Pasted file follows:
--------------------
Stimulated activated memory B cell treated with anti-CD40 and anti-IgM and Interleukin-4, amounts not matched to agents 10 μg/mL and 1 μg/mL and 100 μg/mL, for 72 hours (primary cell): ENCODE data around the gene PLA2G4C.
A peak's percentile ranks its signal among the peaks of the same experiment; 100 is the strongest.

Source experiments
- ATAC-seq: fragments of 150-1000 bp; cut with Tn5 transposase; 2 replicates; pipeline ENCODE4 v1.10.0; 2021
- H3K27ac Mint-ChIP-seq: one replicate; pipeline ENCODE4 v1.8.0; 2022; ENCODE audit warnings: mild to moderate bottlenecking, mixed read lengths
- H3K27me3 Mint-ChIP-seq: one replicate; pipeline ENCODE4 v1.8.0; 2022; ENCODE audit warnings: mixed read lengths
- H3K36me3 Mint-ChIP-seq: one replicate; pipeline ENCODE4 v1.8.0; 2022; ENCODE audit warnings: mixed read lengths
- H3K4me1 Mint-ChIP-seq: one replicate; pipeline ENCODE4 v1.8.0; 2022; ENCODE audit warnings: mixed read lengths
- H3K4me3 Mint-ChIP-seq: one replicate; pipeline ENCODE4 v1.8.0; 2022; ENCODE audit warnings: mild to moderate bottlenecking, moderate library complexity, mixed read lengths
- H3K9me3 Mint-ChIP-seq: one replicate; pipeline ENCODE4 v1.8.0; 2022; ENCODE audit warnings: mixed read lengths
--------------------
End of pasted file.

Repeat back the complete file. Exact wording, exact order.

Stimulated activated memory B cell treated with anti-CD40 and anti-IgM and Interleukin-4, amounts not matched to agents 10 μg/mL and 1 μg/mL and 100 μg/mL, for 72 hours (primary cell): ENCODE data around the gene PLA2G4C.
A peak's percentile ranks its signal among the peaks of the same experiment; 100 is the strongest.

Source experiments
- ATAC-seq: fragments of 150-1000 bp; cut with Tn5 transposase; 2 replicates; pipeline ENCODE4 v1.10.0; 2021
- H3K27ac Mint-ChIP-seq: one replicate; pipeline ENCODE4 v1.8.0; 2022; ENCODE audit warnings: mild to moderate bottlenecking, mixed read lengths
- H3K27me3 Mint-ChIP-seq: one replicate; pipeline ENCODE4 v1.8.0; 2022; ENCODE audit warnings: mixed read lengths
- H3K36me3 Mint-ChIP-seq: one replicate; pipeline ENCODE4 v1.8.0; 2022; ENCODE audit warnings: mixed read lengths
- H3K4me1 Mint-ChIP-seq: one replicate; pipeline ENCODE4 v1.8.0; 2022; ENCODE audit warnings: mixed read lengths
- H3K4me3 Mint-ChIP-seq: one replicate; pipeline ENCODE4 v1.8.0; 2022; ENCODE audit warnings: mild to moderate bottlenecking, moderate library complexity, mixed read lengths
- H3K9me3 Mint-ChIP-seq: one replicate; pipeline ENCODE4 v1.8.0; 2022; ENCODE audit warnings: mixed read lengths